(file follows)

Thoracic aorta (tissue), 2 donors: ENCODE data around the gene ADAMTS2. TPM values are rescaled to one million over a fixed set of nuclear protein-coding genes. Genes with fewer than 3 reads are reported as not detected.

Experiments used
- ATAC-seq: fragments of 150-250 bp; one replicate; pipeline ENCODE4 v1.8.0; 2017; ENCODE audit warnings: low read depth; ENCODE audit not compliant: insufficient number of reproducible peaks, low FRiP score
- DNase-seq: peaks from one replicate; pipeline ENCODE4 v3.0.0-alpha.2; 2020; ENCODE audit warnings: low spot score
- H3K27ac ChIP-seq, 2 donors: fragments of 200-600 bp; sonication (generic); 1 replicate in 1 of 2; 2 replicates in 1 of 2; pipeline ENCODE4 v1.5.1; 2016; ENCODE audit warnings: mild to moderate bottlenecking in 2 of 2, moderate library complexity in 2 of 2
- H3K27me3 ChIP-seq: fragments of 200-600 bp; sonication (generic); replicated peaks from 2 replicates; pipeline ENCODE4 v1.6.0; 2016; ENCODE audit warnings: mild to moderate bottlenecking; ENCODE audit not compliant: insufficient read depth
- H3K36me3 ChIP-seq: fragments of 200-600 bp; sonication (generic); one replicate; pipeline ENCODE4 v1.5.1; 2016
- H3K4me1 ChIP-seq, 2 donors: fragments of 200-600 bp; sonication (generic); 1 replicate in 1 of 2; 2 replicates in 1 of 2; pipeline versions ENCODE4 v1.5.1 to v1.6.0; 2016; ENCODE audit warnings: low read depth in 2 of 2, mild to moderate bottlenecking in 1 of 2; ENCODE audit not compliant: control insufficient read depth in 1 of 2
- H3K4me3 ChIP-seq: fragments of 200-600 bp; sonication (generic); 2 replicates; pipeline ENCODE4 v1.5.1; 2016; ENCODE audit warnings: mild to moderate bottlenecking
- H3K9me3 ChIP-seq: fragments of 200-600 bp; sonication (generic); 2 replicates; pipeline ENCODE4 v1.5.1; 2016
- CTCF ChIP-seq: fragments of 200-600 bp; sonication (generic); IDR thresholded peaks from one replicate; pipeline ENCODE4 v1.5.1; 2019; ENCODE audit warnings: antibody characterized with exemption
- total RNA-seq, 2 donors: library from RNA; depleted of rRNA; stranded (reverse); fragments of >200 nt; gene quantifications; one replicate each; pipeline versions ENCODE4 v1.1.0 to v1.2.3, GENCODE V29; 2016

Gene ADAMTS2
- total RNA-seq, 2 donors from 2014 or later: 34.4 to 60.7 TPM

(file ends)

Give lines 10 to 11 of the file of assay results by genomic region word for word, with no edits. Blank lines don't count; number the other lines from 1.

- H3K9me3 ChIP-seq: fragments of 200-600 bp; sonication (generic); 2 replicates; pipeline ENCODE4 v1.5.1; 2016
- CTCF ChIP-seq: fragments of 200-600 bp; sonication (generic); IDR thresholded peaks from one replicate; pipeline ENCODE4 v1.5.1; 2019; ENCODE audit warnings: antibody characterized with exemption